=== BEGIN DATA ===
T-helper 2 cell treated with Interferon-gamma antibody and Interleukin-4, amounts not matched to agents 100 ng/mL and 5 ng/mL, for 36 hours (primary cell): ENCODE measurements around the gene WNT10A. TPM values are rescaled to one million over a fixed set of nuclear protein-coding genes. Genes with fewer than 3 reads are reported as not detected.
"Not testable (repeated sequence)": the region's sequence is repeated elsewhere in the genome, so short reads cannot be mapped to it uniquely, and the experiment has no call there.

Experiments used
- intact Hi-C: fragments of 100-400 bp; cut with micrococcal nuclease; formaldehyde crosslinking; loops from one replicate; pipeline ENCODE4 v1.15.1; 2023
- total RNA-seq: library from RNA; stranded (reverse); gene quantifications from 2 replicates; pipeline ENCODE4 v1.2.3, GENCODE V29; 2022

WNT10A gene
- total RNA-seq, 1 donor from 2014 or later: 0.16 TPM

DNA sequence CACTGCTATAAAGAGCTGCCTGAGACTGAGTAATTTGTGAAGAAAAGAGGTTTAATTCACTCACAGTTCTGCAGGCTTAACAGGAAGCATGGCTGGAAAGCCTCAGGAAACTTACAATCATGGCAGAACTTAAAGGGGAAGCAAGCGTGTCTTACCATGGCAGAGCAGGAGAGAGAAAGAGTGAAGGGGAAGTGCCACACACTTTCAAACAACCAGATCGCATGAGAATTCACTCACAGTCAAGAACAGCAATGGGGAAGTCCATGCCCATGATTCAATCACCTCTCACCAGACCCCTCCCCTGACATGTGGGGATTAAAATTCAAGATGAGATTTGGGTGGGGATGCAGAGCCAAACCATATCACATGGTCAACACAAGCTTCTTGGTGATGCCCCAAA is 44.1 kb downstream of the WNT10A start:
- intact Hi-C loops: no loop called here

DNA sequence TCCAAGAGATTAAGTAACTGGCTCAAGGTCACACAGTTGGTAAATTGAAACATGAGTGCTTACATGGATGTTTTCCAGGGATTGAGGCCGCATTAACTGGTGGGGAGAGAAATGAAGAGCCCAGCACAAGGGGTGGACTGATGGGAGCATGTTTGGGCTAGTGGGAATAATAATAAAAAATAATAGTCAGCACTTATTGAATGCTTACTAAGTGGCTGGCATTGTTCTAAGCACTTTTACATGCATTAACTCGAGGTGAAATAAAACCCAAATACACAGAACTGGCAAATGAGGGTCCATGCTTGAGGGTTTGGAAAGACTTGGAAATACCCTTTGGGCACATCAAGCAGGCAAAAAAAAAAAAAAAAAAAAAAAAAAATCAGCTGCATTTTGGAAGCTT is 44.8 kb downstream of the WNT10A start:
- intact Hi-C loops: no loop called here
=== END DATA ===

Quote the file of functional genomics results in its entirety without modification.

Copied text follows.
T-helper 2 cell treated with Interferon-gamma antibody and Interleukin-4, amounts not matched to agents 100 ng/mL and 5 ng/mL, for 36 hours (primary cell): ENCODE measurements around the gene WNT10A. TPM values are rescaled to one million over a fixed set of nuclear protein-coding genes. Genes with fewer than 3 reads are reported as not detected.
"Not testable (repeated sequence)": the region's sequence is repeated elsewhere in the genome, so short reads cannot be mapped to it uniquely, and the experiment has no call there.

Experiments used
- intact Hi-C: fragments of 100-400 bp; cut with micrococcal nuclease; formaldehyde crosslinking; loops from one replicate; pipeline ENCODE4 v1.15.1; 2023
- total RNA-seq: library from RNA; stranded (reverse); gene quantifications from 2 replicates; pipeline ENCODE4 v1.2.3, GENCODE V29; 2022

WNT10A gene
- total RNA-seq, 1 donor from 2014 or later: 0.16 TPM

DNA sequence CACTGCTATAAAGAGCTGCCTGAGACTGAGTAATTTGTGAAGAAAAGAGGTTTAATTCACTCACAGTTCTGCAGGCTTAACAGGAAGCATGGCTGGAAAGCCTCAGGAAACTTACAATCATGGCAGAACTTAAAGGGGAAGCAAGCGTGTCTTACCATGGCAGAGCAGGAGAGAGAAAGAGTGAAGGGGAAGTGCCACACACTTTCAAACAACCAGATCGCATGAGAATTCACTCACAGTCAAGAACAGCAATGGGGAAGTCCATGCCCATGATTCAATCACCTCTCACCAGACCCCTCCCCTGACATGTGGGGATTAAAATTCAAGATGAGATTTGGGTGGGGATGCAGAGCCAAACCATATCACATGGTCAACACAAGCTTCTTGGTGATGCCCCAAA is 44.1 kb downstream of the WNT10A start:
- intact Hi-C loops: no loop called here

DNA sequence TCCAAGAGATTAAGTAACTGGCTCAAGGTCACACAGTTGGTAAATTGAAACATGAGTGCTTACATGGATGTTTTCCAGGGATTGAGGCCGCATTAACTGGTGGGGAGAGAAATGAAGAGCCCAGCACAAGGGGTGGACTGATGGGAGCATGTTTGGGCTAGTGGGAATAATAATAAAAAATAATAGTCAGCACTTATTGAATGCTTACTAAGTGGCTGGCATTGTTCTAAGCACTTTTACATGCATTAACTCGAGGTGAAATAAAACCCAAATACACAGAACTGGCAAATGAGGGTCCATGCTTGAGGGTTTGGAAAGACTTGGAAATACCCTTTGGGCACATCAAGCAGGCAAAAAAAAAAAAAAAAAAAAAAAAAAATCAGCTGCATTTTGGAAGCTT is 44.8 kb downstream of the WNT10A start:
- intact Hi-C loops: no loop called here